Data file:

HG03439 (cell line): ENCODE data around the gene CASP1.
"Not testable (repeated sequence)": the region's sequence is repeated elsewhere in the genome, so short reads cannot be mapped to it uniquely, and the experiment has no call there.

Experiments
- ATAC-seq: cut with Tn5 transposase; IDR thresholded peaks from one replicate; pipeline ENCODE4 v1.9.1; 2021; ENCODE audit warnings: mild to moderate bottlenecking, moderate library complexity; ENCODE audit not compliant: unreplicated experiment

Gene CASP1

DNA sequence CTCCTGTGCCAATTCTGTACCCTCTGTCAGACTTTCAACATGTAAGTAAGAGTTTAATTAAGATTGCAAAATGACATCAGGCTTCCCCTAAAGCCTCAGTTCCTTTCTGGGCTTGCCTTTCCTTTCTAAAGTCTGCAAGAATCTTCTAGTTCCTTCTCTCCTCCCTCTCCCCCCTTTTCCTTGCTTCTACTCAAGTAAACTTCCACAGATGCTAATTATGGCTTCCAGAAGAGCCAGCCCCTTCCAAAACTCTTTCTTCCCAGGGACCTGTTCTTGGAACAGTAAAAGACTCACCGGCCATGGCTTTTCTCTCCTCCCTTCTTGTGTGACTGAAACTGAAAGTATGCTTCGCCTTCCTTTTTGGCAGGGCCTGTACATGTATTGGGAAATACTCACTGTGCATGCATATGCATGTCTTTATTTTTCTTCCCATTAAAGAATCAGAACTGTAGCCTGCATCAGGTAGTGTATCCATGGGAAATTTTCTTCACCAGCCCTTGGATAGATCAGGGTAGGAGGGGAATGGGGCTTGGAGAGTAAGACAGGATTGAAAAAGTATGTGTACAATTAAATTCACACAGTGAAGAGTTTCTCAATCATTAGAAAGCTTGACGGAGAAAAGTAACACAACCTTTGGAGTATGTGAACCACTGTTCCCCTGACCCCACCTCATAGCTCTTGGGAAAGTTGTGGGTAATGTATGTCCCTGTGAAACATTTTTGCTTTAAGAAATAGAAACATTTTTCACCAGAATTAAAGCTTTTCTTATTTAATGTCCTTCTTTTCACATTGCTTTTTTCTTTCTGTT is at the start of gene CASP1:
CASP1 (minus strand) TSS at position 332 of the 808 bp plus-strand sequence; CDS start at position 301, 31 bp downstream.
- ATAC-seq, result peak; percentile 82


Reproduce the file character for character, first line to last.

HG03439 (cell line): ENCODE data around the gene CASP1.
"Not testable (repeated sequence)": the region's sequence is repeated elsewhere in the genome, so short reads cannot be mapped to it uniquely, and the experiment has no call there.

Experiments
- ATAC-seq: cut with Tn5 transposase; IDR thresholded peaks from one replicate; pipeline ENCODE4 v1.9.1; 2021; ENCODE audit warnings: mild to moderate bottlenecking, moderate library complexity; ENCODE audit not compliant: unreplicated experiment

Gene CASP1

DNA sequence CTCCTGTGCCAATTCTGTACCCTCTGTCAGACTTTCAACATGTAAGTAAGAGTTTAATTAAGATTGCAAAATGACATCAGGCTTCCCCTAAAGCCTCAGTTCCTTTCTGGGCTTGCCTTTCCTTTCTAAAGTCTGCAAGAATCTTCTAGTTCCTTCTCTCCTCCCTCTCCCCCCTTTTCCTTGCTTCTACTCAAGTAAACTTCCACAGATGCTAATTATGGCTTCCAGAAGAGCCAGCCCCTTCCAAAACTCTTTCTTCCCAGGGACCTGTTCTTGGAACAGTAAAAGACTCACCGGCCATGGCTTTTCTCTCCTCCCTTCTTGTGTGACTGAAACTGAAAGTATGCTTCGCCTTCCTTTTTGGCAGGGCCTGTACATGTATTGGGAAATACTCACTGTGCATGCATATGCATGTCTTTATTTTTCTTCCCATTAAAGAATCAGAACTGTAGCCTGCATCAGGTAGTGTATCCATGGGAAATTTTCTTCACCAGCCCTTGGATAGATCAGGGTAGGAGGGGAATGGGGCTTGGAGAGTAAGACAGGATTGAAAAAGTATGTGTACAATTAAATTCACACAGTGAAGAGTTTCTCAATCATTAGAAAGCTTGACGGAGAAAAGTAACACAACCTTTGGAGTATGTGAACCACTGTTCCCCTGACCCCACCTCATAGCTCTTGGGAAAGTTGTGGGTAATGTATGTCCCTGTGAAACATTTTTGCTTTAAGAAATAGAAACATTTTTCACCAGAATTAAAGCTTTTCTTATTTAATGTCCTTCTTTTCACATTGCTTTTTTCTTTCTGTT is at the start of gene CASP1:
CASP1 (minus strand) TSS at position 332 of the 808 bp plus-strand sequence; CDS start at position 301, 31 bp downstream.
- ATAC-seq, result peak; percentile 82